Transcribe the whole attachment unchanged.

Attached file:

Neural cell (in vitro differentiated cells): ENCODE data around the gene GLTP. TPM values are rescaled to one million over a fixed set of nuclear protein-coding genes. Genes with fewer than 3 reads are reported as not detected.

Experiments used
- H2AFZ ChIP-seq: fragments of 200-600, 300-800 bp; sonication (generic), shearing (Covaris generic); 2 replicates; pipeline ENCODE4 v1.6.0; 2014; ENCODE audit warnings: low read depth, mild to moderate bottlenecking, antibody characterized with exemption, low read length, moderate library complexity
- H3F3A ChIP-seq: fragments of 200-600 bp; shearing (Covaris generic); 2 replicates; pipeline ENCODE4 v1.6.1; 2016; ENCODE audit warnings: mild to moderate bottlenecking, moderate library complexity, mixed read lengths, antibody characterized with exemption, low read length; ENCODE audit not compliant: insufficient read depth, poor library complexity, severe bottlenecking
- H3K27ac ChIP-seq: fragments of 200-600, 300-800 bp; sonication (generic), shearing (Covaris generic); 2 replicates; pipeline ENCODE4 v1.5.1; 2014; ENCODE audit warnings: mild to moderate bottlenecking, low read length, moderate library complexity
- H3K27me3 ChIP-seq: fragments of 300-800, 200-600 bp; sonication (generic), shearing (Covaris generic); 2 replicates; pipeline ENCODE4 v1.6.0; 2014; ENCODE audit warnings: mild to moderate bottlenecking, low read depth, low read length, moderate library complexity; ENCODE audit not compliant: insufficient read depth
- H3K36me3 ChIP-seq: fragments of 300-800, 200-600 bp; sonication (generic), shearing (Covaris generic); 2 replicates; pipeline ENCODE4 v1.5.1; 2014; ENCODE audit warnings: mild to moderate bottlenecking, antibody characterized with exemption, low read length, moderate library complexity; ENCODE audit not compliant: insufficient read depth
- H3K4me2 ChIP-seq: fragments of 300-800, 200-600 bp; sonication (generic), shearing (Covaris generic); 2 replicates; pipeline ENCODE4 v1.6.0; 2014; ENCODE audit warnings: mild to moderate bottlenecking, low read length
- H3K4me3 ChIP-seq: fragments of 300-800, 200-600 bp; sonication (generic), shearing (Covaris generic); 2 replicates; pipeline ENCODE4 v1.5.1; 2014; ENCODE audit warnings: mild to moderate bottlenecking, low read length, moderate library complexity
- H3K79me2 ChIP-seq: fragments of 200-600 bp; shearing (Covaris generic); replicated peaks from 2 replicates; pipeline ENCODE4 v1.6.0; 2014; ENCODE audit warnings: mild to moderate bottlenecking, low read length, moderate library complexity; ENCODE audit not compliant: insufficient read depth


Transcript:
Neural cell (in vitro differentiated cells): ENCODE data around the gene GLTP. TPM values are rescaled to one million over a fixed set of nuclear protein-coding genes. Genes with fewer than 3 reads are reported as not detected.

Experiments used
- H2AFZ ChIP-seq: fragments of 200-600, 300-800 bp; sonication (generic), shearing (Covaris generic); 2 replicates; pipeline ENCODE4 v1.6.0; 2014; ENCODE audit warnings: low read depth, mild to moderate bottlenecking, antibody characterized with exemption, low read length, moderate library complexity
- H3F3A ChIP-seq: fragments of 200-600 bp; shearing (Covaris generic); 2 replicates; pipeline ENCODE4 v1.6.1; 2016; ENCODE audit warnings: mild to moderate bottlenecking, moderate library complexity, mixed read lengths, antibody characterized with exemption, low read length; ENCODE audit not compliant: insufficient read depth, poor library complexity, severe bottlenecking
- H3K27ac ChIP-seq: fragments of 200-600, 300-800 bp; sonication (generic), shearing (Covaris generic); 2 replicates; pipeline ENCODE4 v1.5.1; 2014; ENCODE audit warnings: mild to moderate bottlenecking, low read length, moderate library complexity
- H3K27me3 ChIP-seq: fragments of 300-800, 200-600 bp; sonication (generic), shearing (Covaris generic); 2 replicates; pipeline ENCODE4 v1.6.0; 2014; ENCODE audit warnings: mild to moderate bottlenecking, low read depth, low read length, moderate library complexity; ENCODE audit not compliant: insufficient read depth
- H3K36me3 ChIP-seq: fragments of 300-800, 200-600 bp; sonication (generic), shearing (Covaris generic); 2 replicates; pipeline ENCODE4 v1.5.1; 2014; ENCODE audit warnings: mild to moderate bottlenecking, antibody characterized with exemption, low read length, moderate library complexity; ENCODE audit not compliant: insufficient read depth
- H3K4me2 ChIP-seq: fragments of 300-800, 200-600 bp; sonication (generic), shearing (Covaris generic); 2 replicates; pipeline ENCODE4 v1.6.0; 2014; ENCODE audit warnings: mild to moderate bottlenecking, low read length
- H3K4me3 ChIP-seq: fragments of 300-800, 200-600 bp; sonication (generic), shearing (Covaris generic); 2 replicates; pipeline ENCODE4 v1.5.1; 2014; ENCODE audit warnings: mild to moderate bottlenecking, low read length, moderate library complexity
- H3K79me2 ChIP-seq: fragments of 200-600 bp; shearing (Covaris generic); replicated peaks from 2 replicates; pipeline ENCODE4 v1.6.0; 2014; ENCODE audit warnings: mild to moderate bottlenecking, low read length, moderate library complexity; ENCODE audit not compliant: insufficient read depth